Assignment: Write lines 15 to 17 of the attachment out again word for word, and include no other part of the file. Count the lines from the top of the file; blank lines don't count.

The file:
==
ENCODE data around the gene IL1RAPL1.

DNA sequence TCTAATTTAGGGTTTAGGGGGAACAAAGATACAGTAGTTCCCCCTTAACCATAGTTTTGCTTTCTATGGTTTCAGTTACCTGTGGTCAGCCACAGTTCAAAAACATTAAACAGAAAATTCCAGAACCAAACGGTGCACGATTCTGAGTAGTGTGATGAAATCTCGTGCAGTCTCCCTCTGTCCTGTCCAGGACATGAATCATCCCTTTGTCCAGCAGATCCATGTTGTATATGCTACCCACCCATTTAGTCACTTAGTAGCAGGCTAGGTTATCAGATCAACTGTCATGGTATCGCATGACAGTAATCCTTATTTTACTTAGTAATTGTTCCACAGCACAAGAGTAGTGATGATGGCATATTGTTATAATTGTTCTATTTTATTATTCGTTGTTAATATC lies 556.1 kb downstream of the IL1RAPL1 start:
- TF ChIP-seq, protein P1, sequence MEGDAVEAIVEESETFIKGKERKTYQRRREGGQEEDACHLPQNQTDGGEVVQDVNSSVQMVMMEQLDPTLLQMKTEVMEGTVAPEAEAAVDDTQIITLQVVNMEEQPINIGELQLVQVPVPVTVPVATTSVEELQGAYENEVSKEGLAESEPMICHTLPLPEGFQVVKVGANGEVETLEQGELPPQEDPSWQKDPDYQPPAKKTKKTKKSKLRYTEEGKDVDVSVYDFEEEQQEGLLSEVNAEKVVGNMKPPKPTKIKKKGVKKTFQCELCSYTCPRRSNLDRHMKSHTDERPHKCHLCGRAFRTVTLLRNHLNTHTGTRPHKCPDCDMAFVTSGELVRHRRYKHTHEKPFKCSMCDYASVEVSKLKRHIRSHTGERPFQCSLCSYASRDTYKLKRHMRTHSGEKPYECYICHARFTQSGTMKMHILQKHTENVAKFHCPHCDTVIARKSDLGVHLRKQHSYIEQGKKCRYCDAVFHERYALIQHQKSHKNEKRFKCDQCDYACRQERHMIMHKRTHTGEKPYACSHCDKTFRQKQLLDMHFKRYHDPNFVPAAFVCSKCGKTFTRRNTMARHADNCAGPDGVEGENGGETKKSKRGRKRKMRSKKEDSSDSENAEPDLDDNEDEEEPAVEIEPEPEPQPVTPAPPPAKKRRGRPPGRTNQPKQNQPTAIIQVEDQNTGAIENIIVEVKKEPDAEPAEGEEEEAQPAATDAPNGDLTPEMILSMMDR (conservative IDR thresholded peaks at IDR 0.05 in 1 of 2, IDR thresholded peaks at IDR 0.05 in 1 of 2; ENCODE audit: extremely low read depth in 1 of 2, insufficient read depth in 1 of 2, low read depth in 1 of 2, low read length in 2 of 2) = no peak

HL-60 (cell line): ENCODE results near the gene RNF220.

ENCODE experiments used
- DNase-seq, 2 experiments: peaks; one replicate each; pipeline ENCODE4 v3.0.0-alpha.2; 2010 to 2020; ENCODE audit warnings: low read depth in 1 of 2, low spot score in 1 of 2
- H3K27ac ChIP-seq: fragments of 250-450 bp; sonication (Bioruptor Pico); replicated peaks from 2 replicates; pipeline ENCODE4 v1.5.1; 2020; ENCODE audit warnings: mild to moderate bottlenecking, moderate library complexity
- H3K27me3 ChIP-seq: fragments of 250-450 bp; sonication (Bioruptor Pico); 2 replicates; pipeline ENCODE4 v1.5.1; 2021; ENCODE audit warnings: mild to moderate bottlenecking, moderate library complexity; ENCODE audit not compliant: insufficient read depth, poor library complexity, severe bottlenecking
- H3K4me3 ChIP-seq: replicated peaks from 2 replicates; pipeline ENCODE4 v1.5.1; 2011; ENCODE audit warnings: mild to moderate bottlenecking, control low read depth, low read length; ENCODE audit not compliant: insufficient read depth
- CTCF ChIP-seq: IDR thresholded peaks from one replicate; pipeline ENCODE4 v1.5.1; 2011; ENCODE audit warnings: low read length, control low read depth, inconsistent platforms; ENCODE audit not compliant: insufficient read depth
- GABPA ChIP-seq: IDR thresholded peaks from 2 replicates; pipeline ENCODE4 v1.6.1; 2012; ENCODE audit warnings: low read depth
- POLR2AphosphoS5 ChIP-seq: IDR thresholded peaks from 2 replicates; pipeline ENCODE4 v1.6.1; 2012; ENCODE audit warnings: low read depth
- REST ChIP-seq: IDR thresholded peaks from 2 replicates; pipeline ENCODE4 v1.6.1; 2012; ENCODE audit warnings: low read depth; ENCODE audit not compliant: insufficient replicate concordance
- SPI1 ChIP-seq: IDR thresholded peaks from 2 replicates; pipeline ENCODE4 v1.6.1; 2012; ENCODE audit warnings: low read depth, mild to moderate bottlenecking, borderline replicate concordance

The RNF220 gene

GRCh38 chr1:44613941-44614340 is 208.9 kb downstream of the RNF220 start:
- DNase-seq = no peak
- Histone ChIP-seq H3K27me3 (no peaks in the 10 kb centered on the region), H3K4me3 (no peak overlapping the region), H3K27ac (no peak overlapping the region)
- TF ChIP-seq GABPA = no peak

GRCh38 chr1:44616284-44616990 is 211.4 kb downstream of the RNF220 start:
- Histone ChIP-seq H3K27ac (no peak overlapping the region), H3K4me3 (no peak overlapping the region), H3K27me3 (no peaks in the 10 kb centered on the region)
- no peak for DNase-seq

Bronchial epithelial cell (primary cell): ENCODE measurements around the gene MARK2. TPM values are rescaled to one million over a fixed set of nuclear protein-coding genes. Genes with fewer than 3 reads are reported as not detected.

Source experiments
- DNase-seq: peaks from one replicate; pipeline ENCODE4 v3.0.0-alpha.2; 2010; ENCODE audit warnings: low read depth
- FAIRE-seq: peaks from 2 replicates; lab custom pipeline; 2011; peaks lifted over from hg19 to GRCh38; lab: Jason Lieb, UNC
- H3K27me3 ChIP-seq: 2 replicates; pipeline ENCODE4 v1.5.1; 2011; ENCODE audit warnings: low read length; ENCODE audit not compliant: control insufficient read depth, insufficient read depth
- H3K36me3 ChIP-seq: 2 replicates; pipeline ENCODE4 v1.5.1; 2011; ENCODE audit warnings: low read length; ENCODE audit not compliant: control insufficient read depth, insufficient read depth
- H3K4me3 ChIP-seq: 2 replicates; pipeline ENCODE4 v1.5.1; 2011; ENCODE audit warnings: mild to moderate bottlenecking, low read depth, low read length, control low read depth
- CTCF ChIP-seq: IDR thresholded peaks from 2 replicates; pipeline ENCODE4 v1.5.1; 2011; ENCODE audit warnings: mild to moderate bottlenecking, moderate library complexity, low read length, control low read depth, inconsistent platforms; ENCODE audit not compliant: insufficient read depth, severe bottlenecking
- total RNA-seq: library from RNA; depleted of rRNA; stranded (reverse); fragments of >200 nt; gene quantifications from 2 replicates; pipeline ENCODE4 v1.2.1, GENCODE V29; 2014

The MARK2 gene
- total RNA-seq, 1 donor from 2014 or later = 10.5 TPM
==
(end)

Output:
The RNF220 gene

GRCh38 chr1:44613941-44614340 is 208.9 kb downstream of the RNF220 start:
- DNase-seq = no peak